One of the most interesting sideshows to Jeremy Corbyn’s leadership of the Labour Party has been the success of pro-Corbyn, avowedly left-wing websites. These sites, often reliant on reader donations, offer pro-Corbyn (maybe more accurately, anti-Tory) news, with a hefty dash of opinion.
The building blocks of the sites’ editorial stance are clear: Corbyn represents the true soul of the Labour Party, the Tories and centrist Labour members are some combination of inept, heartless, and rabidly anti-equality and fairness, and the mainstream media (including the BBC) are biased against the current Labour leadership.
But the obvious danger of having such a definite agenda is that the agenda takes over. In September, the best-known of these sites, The Canary, published an article with the headline: “We need to talk about Laura Kuenssberg. She’s listed as a speaker at the Tory Party conference.” You could be forgiven for thinking that this meant that the BBC’s political editor was going to speak at the Tory Party conference – and maybe even that she was going to do so for the party itself. As she’s a high-profile journalist for an impartial news organisation, that would have been a decent story for a site preoccupied with claims of mainstream media bias, whether or not you thought it was an acceptable thing for her do.
A moment’s research, however, showed something quite different: Kuenssberg was listed as “invited” at a fringe event held by the Centre for Social Justice think tank. And “invited” in this context means exactly that – it’s very common for party conference event organisers to speculatively list people as “invited” with no idea of whether they’ll accept the invitation (Kuenssberg did not).
Sharp advertising practice from the CSJ aside, this gave a misleading impression that there was a case for Ms Kuenssberg to answer. The Canary – and other left-wing commentators – have frequently raised concerns about Kuenssberg’s impartiality and what they see as her anti-Corbyn reporting. They have every right to do so, and even if their criticisms seem over the top or unfair, they’re no worse than the rhetoric of “Enemies of the People” or “Saboteurs” that some traditional media outlets have used about Brexit. But this drumbeat of criticism also means that these sites are well aware how their audience will interpret any new story about Kuenssberg – it will be seen as another line on the charge sheet.
I wasn’t the only person to think something was wrong with the article. It garnered plenty of criticism on social media (but then, what doesn’t?), and another 51 people complained; but I was the only one to take it further to Impress, the regulator that The Canary joined in August this year.
Earlier this week Impress published its adjudication, and upheld my complaint: the headline was misleading, and The Canary’s original update to the story was insufficient. The decision is welcome, but so too is the remedy, which means The Canary had to link to the correction on its homepage for 48 hours. That’s a lot better than the infamous tucked-away corrections for print media, and shows that the regulator is taking its role seriously in ensuring corrections get due prominence and as many readers as possible see when something they previously read might not have been right.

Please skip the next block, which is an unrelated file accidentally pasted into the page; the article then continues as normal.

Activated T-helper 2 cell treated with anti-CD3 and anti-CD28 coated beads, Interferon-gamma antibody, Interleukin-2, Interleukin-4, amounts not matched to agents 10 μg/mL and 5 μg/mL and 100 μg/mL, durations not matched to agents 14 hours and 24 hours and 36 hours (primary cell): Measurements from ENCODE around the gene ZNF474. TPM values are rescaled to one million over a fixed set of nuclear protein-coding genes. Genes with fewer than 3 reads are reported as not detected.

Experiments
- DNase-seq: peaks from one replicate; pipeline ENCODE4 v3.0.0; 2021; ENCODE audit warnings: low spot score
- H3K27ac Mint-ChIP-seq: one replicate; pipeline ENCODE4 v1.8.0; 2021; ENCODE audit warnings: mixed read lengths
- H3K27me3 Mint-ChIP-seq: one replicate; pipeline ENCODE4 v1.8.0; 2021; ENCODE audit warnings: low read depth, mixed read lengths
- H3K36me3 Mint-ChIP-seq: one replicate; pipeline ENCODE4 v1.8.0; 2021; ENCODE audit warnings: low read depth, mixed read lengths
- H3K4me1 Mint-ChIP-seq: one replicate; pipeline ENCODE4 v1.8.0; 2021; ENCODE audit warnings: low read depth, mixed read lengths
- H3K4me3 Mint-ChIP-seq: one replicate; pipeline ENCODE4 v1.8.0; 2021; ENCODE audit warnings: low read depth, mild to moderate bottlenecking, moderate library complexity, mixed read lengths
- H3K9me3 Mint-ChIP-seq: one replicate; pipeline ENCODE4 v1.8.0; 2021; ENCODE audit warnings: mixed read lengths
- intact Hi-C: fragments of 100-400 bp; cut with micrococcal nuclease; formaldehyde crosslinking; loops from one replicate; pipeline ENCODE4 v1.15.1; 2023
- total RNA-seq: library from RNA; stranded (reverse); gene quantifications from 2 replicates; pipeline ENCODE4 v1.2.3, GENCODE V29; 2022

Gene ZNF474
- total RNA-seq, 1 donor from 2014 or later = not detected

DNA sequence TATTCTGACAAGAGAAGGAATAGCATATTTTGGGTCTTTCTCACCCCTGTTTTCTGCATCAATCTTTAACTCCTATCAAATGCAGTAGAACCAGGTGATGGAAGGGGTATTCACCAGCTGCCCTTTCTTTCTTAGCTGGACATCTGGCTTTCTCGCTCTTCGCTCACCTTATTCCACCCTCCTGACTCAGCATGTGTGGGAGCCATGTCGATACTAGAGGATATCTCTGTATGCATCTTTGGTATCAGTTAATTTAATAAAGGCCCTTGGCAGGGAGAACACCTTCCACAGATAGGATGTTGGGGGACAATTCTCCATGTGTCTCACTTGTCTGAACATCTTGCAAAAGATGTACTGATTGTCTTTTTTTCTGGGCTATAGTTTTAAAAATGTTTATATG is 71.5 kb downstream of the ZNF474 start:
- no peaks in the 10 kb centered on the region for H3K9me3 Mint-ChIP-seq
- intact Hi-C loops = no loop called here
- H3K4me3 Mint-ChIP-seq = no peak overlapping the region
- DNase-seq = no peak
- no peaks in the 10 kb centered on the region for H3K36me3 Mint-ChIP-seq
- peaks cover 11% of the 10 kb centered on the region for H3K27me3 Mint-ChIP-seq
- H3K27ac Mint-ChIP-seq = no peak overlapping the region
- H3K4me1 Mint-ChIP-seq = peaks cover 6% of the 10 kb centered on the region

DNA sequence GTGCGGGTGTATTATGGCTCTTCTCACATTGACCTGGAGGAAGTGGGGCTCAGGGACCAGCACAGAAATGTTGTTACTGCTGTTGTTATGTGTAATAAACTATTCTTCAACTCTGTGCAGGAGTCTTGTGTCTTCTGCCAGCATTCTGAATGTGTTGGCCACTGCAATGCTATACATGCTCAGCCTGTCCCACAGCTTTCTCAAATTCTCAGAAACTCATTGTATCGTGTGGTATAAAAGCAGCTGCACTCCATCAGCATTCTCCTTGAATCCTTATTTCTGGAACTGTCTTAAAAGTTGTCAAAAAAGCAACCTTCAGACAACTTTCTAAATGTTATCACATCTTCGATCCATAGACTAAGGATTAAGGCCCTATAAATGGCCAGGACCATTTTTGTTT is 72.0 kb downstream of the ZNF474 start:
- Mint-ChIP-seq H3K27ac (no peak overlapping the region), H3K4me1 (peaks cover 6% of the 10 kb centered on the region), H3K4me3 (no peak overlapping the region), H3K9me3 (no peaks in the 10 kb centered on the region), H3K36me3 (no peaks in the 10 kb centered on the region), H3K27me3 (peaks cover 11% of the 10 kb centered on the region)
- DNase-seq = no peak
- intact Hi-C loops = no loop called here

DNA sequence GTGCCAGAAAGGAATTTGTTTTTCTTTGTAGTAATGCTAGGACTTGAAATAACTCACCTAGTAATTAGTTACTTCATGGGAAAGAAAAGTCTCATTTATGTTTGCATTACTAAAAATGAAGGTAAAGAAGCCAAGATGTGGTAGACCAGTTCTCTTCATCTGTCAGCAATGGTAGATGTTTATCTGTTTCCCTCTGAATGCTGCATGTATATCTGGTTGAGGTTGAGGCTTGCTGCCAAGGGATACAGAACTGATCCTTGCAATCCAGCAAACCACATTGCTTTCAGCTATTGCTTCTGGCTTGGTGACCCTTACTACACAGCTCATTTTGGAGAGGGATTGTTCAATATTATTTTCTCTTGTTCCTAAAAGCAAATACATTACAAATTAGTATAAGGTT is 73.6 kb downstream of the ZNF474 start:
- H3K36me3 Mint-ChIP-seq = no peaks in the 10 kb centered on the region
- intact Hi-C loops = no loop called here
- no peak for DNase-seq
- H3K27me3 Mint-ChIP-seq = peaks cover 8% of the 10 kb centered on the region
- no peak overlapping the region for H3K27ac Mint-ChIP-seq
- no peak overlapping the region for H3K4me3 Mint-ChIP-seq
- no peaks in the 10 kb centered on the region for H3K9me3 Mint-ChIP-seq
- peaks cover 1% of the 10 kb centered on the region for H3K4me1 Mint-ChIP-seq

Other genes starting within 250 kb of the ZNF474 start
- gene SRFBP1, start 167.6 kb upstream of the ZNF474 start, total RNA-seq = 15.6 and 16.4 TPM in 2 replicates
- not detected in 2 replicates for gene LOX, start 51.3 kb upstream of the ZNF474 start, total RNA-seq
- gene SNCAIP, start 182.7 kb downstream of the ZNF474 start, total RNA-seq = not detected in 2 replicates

It matters that news outlets, however partisan and whoever they support, get their facts straight. And in The Canary’s case, the article was published against a backdrop of criticism from the left of Laura Kuenssberg’s coverage – criticism that was so vitriolic that the BBC felt the need to provide her with bodyguards for Labour conference. But my complaint wasn’t about the article’s tone. It was about the facts and the impression The Canary gave of the story.
Although I think its original reporting was irresponsible, The Canary also deserves some credit in all this – it voluntarily joined Impress, and accepted its judgement and remedy. It would have been easy for it to reject the ruling and storm out, no doubt to the noisy approval of many of its readers. It says it has improved its verification procedures, which I hope is true; Impress found that The Canary had failed to take “reasonable steps that were open to it” such as attempting to contact the event organisers directly. In the rush to publish, such standard journalistic fact-checking went out of the window and its readers were misled.
There’s plenty of space for a left-wing media, and the internet gives them a fighting chance of finding an audience – as those sites’ supporters point out, right-wing newspapers have long dominated the print landscape. But that can’t come at the expense of giving their readers a fair account. Encouragingly, other new media publishers, including Skwawkbox and Evolve Politics, have signed up to Impress in recent months, meaning that as the shifts in the media landscape continue, their readers should get news that may not be balanced, but is at least accurate.
Jamie Thunder used to be a journalist, but now works as a consultant at WPI Economics. He’s on Twitter @jdthndr.